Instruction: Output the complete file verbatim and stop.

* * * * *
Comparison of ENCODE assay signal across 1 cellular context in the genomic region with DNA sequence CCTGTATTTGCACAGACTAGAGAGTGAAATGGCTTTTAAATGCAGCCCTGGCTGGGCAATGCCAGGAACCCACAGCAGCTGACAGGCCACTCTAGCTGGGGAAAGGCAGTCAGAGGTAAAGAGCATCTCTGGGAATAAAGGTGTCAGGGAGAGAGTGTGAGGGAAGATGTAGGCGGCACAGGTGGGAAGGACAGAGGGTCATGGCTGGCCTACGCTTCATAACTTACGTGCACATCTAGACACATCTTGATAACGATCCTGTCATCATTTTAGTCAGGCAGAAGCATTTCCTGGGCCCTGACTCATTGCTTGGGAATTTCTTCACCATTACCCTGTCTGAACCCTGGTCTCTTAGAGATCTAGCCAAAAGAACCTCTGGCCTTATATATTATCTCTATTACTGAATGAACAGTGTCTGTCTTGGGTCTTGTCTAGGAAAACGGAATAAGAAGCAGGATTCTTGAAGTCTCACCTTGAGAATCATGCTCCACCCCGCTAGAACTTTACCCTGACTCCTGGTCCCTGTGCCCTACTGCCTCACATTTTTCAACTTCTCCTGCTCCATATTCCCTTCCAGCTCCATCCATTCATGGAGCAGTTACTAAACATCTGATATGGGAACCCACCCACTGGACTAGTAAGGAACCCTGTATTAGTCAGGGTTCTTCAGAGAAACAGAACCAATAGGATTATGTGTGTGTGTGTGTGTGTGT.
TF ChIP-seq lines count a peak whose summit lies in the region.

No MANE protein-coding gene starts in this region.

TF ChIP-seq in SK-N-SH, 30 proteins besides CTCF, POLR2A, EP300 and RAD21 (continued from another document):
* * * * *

Comparison of ENCODE assay signal across 1 cellular context in the genomic region with DNA sequence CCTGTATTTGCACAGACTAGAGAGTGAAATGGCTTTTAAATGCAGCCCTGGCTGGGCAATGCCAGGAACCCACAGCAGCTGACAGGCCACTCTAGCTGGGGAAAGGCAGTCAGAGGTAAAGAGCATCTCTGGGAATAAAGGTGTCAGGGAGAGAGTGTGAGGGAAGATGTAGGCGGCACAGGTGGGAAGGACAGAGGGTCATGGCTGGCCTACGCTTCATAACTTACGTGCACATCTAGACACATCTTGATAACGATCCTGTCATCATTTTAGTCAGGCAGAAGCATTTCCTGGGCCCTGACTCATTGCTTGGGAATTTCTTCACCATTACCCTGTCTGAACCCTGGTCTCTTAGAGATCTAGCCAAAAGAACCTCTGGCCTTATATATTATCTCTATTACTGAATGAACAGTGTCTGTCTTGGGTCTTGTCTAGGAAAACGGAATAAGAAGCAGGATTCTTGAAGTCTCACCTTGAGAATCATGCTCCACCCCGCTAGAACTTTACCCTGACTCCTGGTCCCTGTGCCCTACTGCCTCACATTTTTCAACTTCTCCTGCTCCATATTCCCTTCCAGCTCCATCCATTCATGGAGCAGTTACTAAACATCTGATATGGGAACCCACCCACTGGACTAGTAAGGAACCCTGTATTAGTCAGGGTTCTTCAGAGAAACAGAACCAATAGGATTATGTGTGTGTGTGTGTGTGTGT.
TF ChIP-seq lines count a peak whose summit lies in the region.

No MANE protein-coding gene starts in this region.

TF ChIP-seq in SK-N-SH, 30 proteins besides CTCF, POLR2A, EP300 and RAD21 (continued from another document):